Panama has a long and rich history. There have been people living in Panama for over twelve thousand years and the indigenous cultures excelled in pottery making and were well known for their unique burial sites.
The geopolitical history of Panama has always been strongly influenced by its strategic location. At the start of the sixteenth century, Rodrigo de Bastidas became the first European to claim part of Panama’s Caribbean coast and when Columbus arrived a little later, he explored the territories in the Western part of Panama and drew maps of the area by hand. Later, Vasco Núñez de Balboa would also arrive in Panama and confirm that there was another coast of Panama – he would call the ocean that he saw the South Sea, which later became known as the Pacific Ocean. The discovery of Panama’s Pacific coast meant that the country could be used as a center for the trade of contraband Spanish goods including treasures taken from Peru and other South American countries. Tragically, many of the indigenous tribes of the region were destroyed as trade expanded through the region. Panama was a part of Spain for three hundred years but by the middle of the 18th century, Panama’s status as an economic stronghold had diminished. Merchants and explorers found it much easier to take other routes to the oceans rather than going through the country’s interior and a strong pirate presence in the area that made it a dangerous for travel and trade. In 1821, Panama became part of Columbia.
Perhaps the most important historical event in Panamanian history was the building of the Panama Canal. Construction of the canal started in the late 1800′s but was stopped due to the incredibly harsh conditions. The dangerous jungle environment of central Panama claimed the lives of over twenty thousand workers within five years, primarily from yellow fever and malaria.
Around this time, one of the investors on the project made an appeal for assistance from the United States and in 1903 Panama declared itself as an independent country and separated from Columbia. The United States agreed to assist with the construction of the canal provided that they were given rights on both sides of the canal.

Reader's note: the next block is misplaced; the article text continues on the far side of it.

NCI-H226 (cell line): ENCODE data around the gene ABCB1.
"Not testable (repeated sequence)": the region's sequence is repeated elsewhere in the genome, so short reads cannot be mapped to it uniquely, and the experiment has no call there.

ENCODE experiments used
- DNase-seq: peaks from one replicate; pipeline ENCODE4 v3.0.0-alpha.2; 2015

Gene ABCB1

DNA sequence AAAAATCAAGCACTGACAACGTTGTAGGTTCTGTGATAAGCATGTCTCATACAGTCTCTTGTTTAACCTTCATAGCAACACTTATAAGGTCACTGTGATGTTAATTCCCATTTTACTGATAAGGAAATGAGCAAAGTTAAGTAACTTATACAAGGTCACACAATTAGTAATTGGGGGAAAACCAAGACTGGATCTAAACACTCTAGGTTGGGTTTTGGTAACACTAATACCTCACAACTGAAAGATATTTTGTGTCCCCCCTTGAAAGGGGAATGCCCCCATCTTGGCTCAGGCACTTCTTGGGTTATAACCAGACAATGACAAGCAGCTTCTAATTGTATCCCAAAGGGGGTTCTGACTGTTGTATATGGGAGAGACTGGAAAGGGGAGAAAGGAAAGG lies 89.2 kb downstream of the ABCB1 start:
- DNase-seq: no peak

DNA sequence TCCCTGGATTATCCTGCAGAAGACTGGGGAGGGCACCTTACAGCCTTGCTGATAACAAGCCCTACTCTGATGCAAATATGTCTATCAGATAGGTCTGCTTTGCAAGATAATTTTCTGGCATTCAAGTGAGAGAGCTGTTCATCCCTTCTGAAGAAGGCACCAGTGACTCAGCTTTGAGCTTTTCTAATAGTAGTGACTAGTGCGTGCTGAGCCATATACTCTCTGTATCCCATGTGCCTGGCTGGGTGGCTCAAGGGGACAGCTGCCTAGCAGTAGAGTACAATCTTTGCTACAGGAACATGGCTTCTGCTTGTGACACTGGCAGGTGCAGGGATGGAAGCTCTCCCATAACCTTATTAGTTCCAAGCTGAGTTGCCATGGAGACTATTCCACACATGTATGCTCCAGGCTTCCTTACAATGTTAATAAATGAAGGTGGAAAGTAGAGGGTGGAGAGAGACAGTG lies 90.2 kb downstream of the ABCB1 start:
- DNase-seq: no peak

Roosevelt set into motion the “Panama Doctrine” which, in part, eliminated the mosquitoes that carried yellow fever and malaria, making construction of the Canal much safer. The Canal was completed in 1914 and immediately became one of the most important shipping routes in the world. Before the beginning of the Second World War, Columbia revoked all claims on Panama and the U.S gave up legal rights to station troops outside the Canal Zone. During the War, the canal became strategically important for the U.S and was heavily protected.
From 1903 to 1968, Panama was controlled by a powerful commercial oligarchy but at the same time the military was gaining in power and influence. In 1968, the commander of the Panamanian National Guard, Omar Torrijos Herrera, seized control of the government. Although he ruled as a dictator, Torrijos Herrera is revered as a hero in Panama’s history because he negotiated the treaty with the United States that returned the Canal and the Canal Zone back to Panama on January 1, 2000. In 1983, Torrijos died in a plane crash and after his death General Manuel Noriega became head of the Panama Defense Forces. When Noriega’s party lost the 1989 elections, Noriega’s cronies physically attacked the winning candidate on national television and Noriega took control of the country, remaining in power primarily through the income provided by drug trafficking.
In December 1989, Noriega appointed himself dictator and formally declared war against the United States. The next day, a U.S. soldier was killed by Panamanian soldiers and the most powerful country in the world sent 26,000 troops into the streets of Panama City and Colon. Thousands died in the fighting and the conflict ended with Noriega claiming asylum at the Vatican Embassy. The Vatican staff eventually released Noriega into U.S. custody, partly to stop the assault of loud rock music that U.S. louds peakers directed at the embassy compound both day and night. Eventually, Noriega was arrested, tried and sentenced to 40 years in prison. After Noriega’s arrest, elections were held and Guillermo Endara took office in 1989. His presidency was plagued by corruption and social unrest and they continued to be issues in 1994 when Ernesto Pérez Balladares (El Toro) won the 1994 election.
Running with the campaign slogan, “The Canal Is Ours,” Mireya Moscoso, the widow of a popular former president and head of the conservative Arnulfista Party, won the presidency in 1999 and celebrated with her 3.3 million citizens in the year 2000 with the Canal finally belonging to Panama. Her presidency was marked by emphasis on multilateral free trade, closer ties with the U. S. and strict counter-narcotic measures. In 2004 Martín Torrijos won the elections and since the 3rd of May 2009, Ricardo Martinelli, the owner of the Super 99 supermarket chain (which is the largest in the country), has been the president of the Democratic Republic of Panama.From July 1st it will be replaced by Juan Carlos Varela.
Panama’s privileged location and pro-business policies have made it a very popular choice for multinational firms and many have chosen Panama City as their Americas headquarters. Panama City has all the benefits of a first-world city and Panama was recently given the highest projection for economic growth of any Latin American country by the IMF. Panama will always have its long and rich history and all signs point to an incredibly bright future.